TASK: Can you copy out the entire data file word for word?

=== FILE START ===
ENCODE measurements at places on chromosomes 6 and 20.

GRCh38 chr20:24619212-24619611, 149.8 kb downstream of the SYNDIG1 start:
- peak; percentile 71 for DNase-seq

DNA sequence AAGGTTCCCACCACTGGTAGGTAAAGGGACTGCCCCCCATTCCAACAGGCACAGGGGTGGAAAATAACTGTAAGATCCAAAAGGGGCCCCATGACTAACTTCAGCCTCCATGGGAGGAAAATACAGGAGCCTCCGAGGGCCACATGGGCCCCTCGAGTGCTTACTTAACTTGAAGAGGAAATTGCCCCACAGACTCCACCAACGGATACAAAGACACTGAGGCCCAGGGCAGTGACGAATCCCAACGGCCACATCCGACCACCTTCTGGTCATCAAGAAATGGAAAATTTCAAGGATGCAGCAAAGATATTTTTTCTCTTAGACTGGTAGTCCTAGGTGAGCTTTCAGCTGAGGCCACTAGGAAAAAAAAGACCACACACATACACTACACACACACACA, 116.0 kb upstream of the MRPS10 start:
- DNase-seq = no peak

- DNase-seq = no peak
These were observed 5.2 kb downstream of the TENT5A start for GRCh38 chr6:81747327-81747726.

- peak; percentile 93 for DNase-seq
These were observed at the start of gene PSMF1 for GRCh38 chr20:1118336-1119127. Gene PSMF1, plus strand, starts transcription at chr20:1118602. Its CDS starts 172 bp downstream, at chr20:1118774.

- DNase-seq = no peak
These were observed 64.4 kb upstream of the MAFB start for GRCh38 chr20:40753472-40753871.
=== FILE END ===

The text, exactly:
ENCODE measurements at places on chromosomes 6 and 20.

GRCh38 chr20:24619212-24619611, 149.8 kb downstream of the SYNDIG1 start:
- peak; percentile 71 for DNase-seq

DNA sequence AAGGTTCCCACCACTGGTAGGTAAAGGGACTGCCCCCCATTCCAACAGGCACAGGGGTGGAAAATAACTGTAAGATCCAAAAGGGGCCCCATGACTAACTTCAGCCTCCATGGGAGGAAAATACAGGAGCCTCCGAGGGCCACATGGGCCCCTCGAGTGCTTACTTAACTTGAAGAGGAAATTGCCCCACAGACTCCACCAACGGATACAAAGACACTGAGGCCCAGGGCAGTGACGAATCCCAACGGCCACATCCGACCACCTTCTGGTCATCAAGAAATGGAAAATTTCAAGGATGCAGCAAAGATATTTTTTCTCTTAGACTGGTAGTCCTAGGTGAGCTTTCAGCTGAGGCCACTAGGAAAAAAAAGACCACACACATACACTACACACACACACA, 116.0 kb upstream of the MRPS10 start:
- DNase-seq = no peak

- DNase-seq = no peak
These were observed 5.2 kb downstream of the TENT5A start for GRCh38 chr6:81747327-81747726.

- peak; percentile 93 for DNase-seq
These were observed at the start of gene PSMF1 for GRCh38 chr20:1118336-1119127. Gene PSMF1, plus strand, starts transcription at chr20:1118602. Its CDS starts 172 bp downstream, at chr20:1118774.

- DNase-seq = no peak
These were observed 64.4 kb upstream of the MAFB start for GRCh38 chr20:40753472-40753871.